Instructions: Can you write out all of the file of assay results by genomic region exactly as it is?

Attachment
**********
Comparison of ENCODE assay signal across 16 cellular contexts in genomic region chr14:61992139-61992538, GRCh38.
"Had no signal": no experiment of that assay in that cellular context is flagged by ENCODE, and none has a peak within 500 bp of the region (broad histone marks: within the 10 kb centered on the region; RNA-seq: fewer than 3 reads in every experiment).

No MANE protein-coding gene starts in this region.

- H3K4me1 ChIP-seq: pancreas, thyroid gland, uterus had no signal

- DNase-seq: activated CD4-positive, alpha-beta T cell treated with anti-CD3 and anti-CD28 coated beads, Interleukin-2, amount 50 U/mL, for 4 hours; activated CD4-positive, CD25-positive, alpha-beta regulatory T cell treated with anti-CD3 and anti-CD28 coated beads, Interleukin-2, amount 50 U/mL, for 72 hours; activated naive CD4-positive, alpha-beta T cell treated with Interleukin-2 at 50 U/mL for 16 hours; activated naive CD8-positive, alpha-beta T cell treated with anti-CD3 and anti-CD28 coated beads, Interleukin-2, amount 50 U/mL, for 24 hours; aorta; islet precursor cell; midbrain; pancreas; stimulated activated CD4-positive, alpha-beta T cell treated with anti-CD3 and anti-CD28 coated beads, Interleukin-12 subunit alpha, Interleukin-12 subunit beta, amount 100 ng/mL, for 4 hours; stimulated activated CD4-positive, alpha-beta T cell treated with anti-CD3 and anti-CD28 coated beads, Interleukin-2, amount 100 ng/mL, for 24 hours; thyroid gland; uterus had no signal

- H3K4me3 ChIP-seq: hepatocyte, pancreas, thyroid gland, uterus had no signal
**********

Comparison of ENCODE assay signal across 16 cellular contexts in genomic region chr14:61992139-61992538, GRCh38.
"Had no signal": no experiment of that assay in that cellular context is flagged by ENCODE, and none has a peak within 500 bp of the region (broad histone marks: within the 10 kb centered on the region; RNA-seq: fewer than 3 reads in every experiment).

No MANE protein-coding gene starts in this region.

- H3K4me1 ChIP-seq: pancreas, thyroid gland, uterus had no signal

- DNase-seq: activated CD4-positive, alpha-beta T cell treated with anti-CD3 and anti-CD28 coated beads, Interleukin-2, amount 50 U/mL, for 4 hours; activated CD4-positive, CD25-positive, alpha-beta regulatory T cell treated with anti-CD3 and anti-CD28 coated beads, Interleukin-2, amount 50 U/mL, for 72 hours; activated naive CD4-positive, alpha-beta T cell treated with Interleukin-2 at 50 U/mL for 16 hours; activated naive CD8-positive, alpha-beta T cell treated with anti-CD3 and anti-CD28 coated beads, Interleukin-2, amount 50 U/mL, for 24 hours; aorta; islet precursor cell; midbrain; pancreas; stimulated activated CD4-positive, alpha-beta T cell treated with anti-CD3 and anti-CD28 coated beads, Interleukin-12 subunit alpha, Interleukin-12 subunit beta, amount 100 ng/mL, for 4 hours; stimulated activated CD4-positive, alpha-beta T cell treated with anti-CD3 and anti-CD28 coated beads, Interleukin-2, amount 100 ng/mL, for 24 hours; thyroid gland; uterus had no signal

- H3K4me3 ChIP-seq: hepatocyte, pancreas, thyroid gland, uterus had no signal